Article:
Zephyr Teachout (supposedly an associate law professor at Fordham University, a writer, and an online entrepreneur) has a great article on bigmoney.com, titled Welcome to Yahoo! U: The Web will dismember universities, just like newspapers.
His essential argument is that under the assault of new technologies, mainly the rise of online learning, the business model that sustained U.S. colleges can’t survive. [He restricts his comments to just private colleges and universities, but given the condition of state funding, I see the points he is making relevant to all universities and colleges, private and public.]
He paints a bleak picture of the future college/university, saying
When this happens—be it in 10 years or 20—we will see a structural disintegration in the academy akin to that in newspapers now. It will mean fewer professors and worse pay; low-paid, untenured faculty will do much of the teaching. Online instructors are already joining freelance reporters in the underpaid, insecure, overeducated work force that works from home. The market will encourage this trend. The typical 2030 faculty will likely be a collection of adjuncts alone in their apartments, using recycled syllabi and administering multiple-choice tests from afar.
Most of the points he makes are not not new – they have been made in the past by others (I have had a couple of posts about these issues as well). However, there is one new idea that I had not fully thought about, and that has to do with the idea of college aggregators. Making an analogy with news aggregators that are pushing traditional news organizations towards demise, he argues that the future will see the rise of college aggregators.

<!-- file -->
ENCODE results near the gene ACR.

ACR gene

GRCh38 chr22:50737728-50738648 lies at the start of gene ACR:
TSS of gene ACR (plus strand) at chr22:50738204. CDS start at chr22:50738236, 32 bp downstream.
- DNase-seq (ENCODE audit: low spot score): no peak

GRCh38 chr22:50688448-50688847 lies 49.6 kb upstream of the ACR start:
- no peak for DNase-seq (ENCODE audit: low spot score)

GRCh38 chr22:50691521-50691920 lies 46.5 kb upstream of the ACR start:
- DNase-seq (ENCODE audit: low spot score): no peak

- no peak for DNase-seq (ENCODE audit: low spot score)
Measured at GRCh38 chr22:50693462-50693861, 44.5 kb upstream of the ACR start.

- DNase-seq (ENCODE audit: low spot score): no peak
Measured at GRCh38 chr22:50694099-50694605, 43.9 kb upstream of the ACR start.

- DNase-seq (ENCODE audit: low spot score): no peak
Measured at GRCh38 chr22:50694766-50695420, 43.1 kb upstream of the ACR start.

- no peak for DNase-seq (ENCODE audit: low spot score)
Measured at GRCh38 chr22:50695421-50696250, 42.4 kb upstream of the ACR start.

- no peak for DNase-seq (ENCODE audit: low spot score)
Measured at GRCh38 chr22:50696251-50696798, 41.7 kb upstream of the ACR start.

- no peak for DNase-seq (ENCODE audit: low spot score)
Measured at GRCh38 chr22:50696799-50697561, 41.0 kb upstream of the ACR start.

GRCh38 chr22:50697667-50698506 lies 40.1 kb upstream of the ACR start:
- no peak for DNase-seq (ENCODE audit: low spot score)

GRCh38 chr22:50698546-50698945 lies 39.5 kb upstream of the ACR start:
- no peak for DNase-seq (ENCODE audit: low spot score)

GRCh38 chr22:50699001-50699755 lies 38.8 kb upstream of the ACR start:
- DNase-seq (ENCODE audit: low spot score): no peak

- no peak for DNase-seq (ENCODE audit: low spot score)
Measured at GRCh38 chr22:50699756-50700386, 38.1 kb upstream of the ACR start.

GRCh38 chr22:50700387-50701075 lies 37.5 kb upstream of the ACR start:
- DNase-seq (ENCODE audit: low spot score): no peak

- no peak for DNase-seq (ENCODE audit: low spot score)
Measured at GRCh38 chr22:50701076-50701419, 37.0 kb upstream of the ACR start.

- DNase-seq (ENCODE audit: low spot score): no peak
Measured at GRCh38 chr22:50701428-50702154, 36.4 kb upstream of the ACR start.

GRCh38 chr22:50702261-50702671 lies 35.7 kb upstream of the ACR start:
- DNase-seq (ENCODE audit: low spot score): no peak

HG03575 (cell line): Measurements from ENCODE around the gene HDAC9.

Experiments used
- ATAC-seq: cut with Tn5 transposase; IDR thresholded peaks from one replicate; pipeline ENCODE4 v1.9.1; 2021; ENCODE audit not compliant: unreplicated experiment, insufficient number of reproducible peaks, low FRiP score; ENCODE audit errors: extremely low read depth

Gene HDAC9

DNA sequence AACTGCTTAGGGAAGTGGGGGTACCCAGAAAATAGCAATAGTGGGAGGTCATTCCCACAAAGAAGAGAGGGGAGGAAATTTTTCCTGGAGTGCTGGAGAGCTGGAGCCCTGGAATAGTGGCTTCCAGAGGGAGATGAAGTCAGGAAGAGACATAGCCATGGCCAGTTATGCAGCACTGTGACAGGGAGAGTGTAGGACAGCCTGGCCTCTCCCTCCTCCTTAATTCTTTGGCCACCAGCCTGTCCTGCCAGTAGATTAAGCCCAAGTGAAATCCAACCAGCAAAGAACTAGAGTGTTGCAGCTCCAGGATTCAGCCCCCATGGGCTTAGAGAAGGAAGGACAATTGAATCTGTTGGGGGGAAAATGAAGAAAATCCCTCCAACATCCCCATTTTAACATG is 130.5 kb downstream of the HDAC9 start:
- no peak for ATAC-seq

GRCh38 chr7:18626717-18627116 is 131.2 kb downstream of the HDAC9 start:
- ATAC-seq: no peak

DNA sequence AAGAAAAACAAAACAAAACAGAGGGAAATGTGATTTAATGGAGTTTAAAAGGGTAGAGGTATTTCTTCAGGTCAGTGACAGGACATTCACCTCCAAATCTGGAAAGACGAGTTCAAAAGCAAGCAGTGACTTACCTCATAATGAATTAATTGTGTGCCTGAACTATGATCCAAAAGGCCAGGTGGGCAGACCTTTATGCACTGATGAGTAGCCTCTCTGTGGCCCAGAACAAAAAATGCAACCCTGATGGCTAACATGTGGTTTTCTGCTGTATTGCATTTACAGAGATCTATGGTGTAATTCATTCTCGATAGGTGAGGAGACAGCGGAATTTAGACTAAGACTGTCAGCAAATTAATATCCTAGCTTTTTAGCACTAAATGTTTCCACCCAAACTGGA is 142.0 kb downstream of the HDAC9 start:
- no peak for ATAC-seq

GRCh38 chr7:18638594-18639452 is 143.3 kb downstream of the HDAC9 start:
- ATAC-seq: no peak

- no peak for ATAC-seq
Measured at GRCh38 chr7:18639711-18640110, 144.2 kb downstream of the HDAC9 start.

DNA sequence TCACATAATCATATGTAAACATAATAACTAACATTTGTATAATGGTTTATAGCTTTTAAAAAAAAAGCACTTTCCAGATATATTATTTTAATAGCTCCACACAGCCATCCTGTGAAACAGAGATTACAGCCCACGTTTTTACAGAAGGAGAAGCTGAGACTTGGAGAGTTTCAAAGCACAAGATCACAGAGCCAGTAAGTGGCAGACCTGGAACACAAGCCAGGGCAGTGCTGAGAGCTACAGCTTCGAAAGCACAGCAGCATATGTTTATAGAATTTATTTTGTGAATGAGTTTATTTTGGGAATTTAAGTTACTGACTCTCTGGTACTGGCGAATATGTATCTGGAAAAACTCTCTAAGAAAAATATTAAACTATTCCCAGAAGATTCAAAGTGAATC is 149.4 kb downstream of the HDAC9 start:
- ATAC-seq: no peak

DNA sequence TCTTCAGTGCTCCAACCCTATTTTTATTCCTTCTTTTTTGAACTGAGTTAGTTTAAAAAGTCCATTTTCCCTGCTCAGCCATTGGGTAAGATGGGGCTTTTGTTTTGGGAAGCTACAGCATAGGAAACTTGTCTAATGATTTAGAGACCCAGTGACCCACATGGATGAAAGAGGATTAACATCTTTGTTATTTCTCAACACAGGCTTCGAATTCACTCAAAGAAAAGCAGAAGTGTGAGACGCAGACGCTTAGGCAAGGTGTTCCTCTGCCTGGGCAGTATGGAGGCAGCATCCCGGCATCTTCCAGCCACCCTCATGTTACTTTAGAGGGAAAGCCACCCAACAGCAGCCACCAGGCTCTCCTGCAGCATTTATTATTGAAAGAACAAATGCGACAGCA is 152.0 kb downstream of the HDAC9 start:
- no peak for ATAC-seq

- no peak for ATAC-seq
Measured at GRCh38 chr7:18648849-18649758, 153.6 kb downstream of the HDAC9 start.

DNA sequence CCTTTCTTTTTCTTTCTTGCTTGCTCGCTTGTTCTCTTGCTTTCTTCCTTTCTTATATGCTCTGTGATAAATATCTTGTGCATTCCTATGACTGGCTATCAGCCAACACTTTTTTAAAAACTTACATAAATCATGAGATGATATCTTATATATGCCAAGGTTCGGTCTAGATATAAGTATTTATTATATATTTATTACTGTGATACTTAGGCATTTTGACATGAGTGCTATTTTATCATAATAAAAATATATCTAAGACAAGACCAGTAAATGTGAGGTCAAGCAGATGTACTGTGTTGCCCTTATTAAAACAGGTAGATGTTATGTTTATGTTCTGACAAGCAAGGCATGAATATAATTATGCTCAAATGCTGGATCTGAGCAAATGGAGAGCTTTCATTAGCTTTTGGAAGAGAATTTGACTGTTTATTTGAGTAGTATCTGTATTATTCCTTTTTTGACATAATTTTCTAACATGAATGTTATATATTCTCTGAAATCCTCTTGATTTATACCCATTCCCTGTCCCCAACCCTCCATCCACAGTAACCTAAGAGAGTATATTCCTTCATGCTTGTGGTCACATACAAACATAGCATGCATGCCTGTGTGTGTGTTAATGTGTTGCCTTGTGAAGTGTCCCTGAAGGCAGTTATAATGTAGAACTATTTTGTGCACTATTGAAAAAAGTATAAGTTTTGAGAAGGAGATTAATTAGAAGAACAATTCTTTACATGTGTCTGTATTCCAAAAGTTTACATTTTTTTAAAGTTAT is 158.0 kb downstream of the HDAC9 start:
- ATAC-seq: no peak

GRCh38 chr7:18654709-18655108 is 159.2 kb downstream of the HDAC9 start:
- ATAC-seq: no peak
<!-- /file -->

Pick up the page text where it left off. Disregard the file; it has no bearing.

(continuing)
Taking the newspaper analogy one step further, I would venture that college aggregators will be the hub of the new school experience. In the world of news, the aggregators (Google News, Yahoo News, blogs) have taken over from the physical—and virtual—newspaper as the entry point for news consumption. Already, half of college graduates attend more than one school before graduation. Soon, you’ll see more Web sites that make it easy to take classes from a blend of different universities, mixing and matching parts of a degree and helping to navigate the different institutional requirements. Already you can go to Web sites like http://www.bachelorsdegreeonline.com or www.EducationDegreeSource.com to learn about possible online-only degrees. Or you can go to the University of North Carolina’s Web portal to find classes around the state, some online, some offline. These are crude beginnings—like the news listservs of 1996. Soon, aggregators will combine and repackage not just courses, but the modules inside courses. Hourlong sessions will be remixed for different classes: That one hour on the French Revolution is good for both French History and for the History of Revolutions class.
The age of the educational mashup is here!!
He ends with a plea, that I would strong endorse:
But unless we make a strong commitment to even greater funding of higher education, the institutions that have allowed for academic freedom, communal learning, unpressured research, and intellectual risk-taking are themselves at risk. If the mainstream of “college teaching” becomes a set of atomistic, underpaid adjuncts whose wares are sold by barkers in the subway, we’ll lose a precious academic tradition that is not easily replaced.